Life in a Conflict Zone
This blog has been a space for me to share my life on the road with the people I love. It has also served, a few times, as a virtual copy of my journal. There is a part of me that tries to edit out the misplaced optimism that so often graces the writing I put out publicly. I write in the same way I live. And for me, sadness goes hand-in-hand with closure. Conflict with catharsis. And despair with hope. So my words often come out rosy. My thoughts come out clean and pure.
I am glad for this aspect of both myself and my writing. If there is sunniness brimming from inside, I’m glad it demands to be shared and catalogued in my writing. But, there is a part of me that feels like a wolf adorned grandma’s clothes. There is part of me that longs to share all of my truths - even the ones that aren’t easy to swallow. As much as I want to send positivity out into the universe, I also want to send the truth. And the truth isn’t always rosy, no matter how much we may want it to be. Here is my account of life in a conflict zone.
You will share your home, and sometimes your bed, with uninvited rodents and cockroaches. You will feel your house shake when sound bombs are dropped from the sky. You will be woken up by gun shots from night raids. You will forget what it feels like to sleep soundly.
You will collapse on the floor of your bedroom after a long day more times than you ever thought was possible. You will collapse from exhaustion. You will collapse from exhilaration.
You will have days where you feel like you are, for the first time in your life, a well adjusted adult. You will feel good about your accomplishments and the weight of your soul. But, like an older sister who lets you hang out with her at home but reminds you how uncool you are in public, a conflict-zone will keep your ego in check.
You will constantly sit in gratitude as you maintain an awareness of those who have so much less than you ever could have imagined. This will keep you up at night in amazement. This will keep you up at night in anger.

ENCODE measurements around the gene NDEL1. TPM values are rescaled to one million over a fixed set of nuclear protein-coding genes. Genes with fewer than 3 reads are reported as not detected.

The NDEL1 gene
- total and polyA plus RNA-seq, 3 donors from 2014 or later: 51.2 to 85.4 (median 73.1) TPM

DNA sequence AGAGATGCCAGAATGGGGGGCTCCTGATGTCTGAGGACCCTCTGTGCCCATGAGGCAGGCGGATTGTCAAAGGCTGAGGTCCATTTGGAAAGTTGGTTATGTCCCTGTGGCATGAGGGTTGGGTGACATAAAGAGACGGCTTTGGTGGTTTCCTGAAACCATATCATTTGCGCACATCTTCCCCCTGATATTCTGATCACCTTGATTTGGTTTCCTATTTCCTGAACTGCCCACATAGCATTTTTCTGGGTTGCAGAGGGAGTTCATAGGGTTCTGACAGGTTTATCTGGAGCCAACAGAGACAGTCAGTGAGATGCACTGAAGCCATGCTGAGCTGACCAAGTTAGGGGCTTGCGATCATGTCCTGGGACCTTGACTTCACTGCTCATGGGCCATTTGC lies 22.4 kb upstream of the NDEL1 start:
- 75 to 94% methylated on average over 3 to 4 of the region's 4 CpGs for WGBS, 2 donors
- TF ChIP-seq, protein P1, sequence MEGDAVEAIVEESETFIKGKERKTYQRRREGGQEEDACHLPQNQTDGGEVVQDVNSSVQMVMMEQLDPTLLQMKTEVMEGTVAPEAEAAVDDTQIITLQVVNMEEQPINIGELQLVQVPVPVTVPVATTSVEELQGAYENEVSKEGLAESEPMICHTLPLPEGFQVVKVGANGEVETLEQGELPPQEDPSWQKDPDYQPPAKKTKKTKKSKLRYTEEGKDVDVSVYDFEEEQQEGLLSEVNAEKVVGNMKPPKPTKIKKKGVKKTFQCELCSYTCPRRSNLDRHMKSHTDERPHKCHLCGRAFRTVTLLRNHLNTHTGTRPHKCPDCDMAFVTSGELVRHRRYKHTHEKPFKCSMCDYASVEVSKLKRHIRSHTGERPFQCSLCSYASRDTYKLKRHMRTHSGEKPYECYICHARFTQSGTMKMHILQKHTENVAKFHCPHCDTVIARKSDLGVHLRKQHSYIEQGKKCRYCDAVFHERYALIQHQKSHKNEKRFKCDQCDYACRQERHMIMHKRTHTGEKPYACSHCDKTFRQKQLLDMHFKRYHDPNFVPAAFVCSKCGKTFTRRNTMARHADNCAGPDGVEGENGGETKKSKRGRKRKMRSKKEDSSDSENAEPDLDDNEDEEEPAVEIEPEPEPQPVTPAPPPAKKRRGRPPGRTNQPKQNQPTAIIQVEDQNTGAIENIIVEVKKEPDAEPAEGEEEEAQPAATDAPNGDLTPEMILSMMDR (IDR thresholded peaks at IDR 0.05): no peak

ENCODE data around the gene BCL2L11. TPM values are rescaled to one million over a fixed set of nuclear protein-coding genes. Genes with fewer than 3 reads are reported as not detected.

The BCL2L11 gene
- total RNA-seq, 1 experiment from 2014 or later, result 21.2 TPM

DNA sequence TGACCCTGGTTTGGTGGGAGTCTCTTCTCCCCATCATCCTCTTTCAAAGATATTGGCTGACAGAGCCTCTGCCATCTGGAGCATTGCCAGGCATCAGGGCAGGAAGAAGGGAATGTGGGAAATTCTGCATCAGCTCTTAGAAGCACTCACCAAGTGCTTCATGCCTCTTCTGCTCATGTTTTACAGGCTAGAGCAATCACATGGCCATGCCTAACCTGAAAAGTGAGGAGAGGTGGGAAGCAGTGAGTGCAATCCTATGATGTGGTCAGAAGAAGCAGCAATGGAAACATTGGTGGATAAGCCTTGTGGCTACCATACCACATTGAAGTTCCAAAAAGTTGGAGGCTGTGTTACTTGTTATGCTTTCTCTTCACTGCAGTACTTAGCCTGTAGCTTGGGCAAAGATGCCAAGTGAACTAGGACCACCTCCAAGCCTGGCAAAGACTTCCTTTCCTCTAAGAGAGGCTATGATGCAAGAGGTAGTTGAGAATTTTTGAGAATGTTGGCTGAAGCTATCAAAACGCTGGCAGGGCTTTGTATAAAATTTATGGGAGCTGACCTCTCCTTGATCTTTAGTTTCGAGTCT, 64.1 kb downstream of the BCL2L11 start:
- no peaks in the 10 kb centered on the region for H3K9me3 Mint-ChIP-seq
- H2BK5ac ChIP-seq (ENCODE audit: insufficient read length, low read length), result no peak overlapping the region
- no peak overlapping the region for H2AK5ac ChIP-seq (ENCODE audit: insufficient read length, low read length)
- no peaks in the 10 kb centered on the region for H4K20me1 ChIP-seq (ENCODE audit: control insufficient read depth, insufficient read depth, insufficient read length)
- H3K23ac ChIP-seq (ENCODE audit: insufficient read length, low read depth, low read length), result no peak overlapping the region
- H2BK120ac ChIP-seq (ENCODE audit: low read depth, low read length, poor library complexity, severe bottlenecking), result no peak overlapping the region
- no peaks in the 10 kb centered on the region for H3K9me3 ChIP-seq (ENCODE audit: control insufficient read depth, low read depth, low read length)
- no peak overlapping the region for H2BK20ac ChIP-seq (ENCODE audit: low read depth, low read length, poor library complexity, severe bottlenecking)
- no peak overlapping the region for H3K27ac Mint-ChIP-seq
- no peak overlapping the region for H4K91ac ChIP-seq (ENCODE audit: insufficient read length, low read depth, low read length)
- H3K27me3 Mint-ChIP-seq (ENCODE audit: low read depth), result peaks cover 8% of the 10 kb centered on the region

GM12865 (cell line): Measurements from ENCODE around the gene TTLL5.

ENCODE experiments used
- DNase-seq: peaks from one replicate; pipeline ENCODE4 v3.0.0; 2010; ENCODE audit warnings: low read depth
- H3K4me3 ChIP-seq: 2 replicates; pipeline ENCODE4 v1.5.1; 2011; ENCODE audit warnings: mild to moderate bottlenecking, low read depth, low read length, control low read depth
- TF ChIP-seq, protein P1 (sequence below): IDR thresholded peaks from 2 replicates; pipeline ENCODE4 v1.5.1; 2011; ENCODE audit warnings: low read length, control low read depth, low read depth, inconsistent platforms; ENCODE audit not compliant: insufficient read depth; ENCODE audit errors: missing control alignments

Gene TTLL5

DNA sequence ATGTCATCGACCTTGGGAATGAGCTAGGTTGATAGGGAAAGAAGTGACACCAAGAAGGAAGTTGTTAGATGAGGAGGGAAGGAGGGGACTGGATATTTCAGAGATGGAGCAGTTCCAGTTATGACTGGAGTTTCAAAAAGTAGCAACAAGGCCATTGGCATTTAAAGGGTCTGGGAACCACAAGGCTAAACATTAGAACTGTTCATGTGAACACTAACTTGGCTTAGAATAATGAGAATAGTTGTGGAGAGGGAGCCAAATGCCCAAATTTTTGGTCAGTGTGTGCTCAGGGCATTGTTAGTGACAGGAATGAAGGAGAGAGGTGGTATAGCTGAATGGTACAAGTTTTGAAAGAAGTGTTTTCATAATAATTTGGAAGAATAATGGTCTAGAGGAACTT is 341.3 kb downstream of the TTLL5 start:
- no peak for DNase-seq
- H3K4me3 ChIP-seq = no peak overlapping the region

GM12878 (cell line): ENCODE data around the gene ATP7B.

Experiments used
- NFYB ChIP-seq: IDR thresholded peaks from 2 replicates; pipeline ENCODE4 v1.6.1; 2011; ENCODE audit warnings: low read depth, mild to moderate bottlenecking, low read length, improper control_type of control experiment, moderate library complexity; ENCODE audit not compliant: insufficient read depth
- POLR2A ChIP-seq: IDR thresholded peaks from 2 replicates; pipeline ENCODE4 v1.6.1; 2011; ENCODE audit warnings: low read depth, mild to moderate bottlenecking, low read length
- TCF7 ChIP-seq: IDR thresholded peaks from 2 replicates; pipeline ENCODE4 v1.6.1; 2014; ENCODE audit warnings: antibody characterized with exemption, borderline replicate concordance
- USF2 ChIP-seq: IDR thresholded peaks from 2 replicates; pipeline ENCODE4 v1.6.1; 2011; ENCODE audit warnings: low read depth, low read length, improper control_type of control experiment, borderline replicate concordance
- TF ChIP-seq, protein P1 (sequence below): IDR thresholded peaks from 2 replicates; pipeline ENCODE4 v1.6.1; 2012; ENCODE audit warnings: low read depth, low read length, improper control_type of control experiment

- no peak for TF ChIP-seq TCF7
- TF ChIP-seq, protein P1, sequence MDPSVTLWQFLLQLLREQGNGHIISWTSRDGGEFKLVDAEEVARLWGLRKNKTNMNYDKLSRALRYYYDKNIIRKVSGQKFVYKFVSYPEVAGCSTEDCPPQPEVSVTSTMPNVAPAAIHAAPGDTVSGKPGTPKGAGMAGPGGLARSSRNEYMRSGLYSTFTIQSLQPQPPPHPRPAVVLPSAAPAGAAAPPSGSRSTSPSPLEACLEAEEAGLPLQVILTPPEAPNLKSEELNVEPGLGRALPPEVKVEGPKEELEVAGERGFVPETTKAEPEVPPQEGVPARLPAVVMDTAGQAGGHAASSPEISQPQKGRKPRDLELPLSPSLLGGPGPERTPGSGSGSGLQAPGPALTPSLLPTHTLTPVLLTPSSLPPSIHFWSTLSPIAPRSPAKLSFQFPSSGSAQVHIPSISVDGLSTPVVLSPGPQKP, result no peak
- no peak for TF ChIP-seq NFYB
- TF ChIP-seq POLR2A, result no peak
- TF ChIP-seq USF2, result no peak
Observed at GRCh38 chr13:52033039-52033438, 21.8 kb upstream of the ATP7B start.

Your bones will become accustomed to anxiety. You will be acutely aware that everyday in this place is just another day in a place nobody will ever hear of. You will feel earth-shattering emotions that this is, more often that not, truly the case.
You will learn more about religion than any textbook or university lecture has ever taught you. You will learn about Islam, Judaism and consult your own religious upbringing for guidance. You will start to believe again.
You will, unavoidably, have left your heart in in the last conflict-zone you temporarily called home. You may have left it finger-painted across the walls of the mosque where you sat and wrote in your journal. Or, you may have left it in the open hands of a man. Wherever you have left it, you will feel the cold pin-pricks of dread on your skin when you turn on the news and hear of a new bombing, attack, or insurgency group in your former home.
You will not understand. You will fluctuate between hope and despair, endearment and fury, wide eyed observation and guilty observation. You will feel the inevitable disillusionment that comes with all of this. You will wonder if you can find your way through the confusing swamp of damage these feelings have brought you. You will wonder if you will be strong enough to dog paddle to shallow waters. You will be.
If it really is all energy, which I believe it is, then of course, the things you long to see, the things you cannot un-see, the new music that surges through your veins and the sounds that haunt you in your moments of quiet all matter. They matter to you. They matter to who you are, who you are becoming and who you once were. You will forget this. But you will be reminded of it on one of those nights when you collapse from exhilaration.
You will learn to say ‘yes’ with lightness. Have one more cup of chai, think about one more idea. You will remember to linger and look at the morning light, and work to find the light more easily in the first place. You will learn that tomorrow will always be kinder than today.
Move away from the learned instinct of using others to bring you back to the surface when you feel down. They cannot. They may not know how to, or, they may not want to. Or most likely, they may simply not understand why you need them to. Don’t blame them. Forgive them. And love them anyway.
In the meantime, what can you do with yourself, knowing that you might be holding the flag-pole of your cause alone, without the understanding of the ones you love the most? You can write. You can internalize. You can think and you can learn to be strong enough to bare the weight of your own causes. 'Relaxing with loneliness is a worthy occupation,' after all.
The first time a loved one reminds you that you chose to feel everything you are feeling by ‘moving to a place like that’, it will break your heart. The second time a loved one doubts that you will finish your contract, it will break you heart. It will break your heart every time. You will learn that the decision you made to be in this part of the world was a trade for your ability to express feelings of doubt, fear, or anxiety freely. Love yourself, your decision, and your loved ones anyway. Know that without experiencing the moments of awe, exhilaration, gratitude and growth, they will never understand. Bare the weight of your own causes. And when your back needs a break from this, write an old-fashioned penned letter to the hands you have left your heart in and revel in the way it makes the knots in your back disappear.